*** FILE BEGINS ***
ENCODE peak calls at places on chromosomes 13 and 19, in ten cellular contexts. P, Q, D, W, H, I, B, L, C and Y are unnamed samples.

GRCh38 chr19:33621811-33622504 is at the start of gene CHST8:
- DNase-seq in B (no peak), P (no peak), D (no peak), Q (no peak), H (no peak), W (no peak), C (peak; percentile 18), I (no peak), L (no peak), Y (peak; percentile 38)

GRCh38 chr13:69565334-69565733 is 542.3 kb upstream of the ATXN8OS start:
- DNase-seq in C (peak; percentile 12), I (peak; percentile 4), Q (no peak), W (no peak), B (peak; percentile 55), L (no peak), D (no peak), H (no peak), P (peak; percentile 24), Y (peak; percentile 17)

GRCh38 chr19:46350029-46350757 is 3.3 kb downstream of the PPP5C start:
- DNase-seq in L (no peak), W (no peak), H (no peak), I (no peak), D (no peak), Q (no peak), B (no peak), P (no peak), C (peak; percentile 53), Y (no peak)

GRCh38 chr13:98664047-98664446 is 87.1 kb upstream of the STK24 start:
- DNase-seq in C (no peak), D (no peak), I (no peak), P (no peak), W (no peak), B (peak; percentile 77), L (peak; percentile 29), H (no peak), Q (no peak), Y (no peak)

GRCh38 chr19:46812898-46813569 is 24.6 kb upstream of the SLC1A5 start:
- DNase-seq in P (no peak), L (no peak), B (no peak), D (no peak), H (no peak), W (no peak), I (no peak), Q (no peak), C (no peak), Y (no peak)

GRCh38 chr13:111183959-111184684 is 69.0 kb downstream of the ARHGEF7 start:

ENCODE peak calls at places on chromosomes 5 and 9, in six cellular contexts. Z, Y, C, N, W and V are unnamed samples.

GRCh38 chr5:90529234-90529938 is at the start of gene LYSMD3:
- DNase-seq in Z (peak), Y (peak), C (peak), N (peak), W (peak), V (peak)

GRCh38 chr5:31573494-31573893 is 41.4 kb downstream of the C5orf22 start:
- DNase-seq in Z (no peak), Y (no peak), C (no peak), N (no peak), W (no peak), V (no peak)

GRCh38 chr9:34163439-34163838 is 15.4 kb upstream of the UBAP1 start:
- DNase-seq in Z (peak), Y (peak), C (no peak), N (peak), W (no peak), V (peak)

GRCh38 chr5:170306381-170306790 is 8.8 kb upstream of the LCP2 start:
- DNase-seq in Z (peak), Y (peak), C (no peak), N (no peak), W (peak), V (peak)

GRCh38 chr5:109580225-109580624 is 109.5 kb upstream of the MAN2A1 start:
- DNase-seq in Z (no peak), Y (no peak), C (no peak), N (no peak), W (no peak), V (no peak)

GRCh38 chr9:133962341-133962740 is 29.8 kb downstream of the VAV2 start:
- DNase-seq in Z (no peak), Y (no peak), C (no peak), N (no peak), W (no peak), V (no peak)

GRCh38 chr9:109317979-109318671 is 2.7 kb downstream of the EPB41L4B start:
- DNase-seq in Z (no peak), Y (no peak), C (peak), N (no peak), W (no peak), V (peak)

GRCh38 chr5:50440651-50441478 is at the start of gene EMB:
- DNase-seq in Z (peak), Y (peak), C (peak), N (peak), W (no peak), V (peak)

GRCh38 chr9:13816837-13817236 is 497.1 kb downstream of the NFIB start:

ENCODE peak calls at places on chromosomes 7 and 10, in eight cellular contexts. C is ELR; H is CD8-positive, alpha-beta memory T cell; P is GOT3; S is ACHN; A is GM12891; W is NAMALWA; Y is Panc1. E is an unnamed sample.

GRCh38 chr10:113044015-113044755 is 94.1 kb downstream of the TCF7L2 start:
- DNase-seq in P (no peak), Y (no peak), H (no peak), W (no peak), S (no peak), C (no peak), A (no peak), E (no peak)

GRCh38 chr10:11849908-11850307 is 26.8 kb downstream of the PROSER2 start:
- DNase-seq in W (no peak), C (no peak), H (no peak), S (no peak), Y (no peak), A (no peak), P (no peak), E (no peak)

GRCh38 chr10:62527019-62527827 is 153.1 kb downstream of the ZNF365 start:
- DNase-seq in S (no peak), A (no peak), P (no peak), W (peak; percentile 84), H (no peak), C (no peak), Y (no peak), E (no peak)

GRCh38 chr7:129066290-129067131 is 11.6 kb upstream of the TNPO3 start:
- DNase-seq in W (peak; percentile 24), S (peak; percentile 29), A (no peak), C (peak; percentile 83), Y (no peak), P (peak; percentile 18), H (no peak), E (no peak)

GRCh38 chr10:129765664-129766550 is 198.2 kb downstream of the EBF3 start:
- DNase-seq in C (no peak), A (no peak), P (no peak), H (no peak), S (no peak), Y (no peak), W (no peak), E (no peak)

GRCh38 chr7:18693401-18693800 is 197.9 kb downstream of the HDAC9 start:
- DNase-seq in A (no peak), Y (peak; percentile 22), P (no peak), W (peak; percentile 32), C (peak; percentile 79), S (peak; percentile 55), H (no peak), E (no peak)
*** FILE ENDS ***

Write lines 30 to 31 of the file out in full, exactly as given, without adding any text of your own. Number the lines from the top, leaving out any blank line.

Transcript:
GRCh38 chr9:13816837-13817236 is 497.1 kb downstream of the NFIB start:

ENCODE peak calls at places on chromosomes 7 and 10, in eight cellular contexts. C is ELR; H is CD8-positive, alpha-beta memory T cell; P is GOT3; S is ACHN; A is GM12891; W is NAMALWA; Y is Panc1. E is an unnamed sample.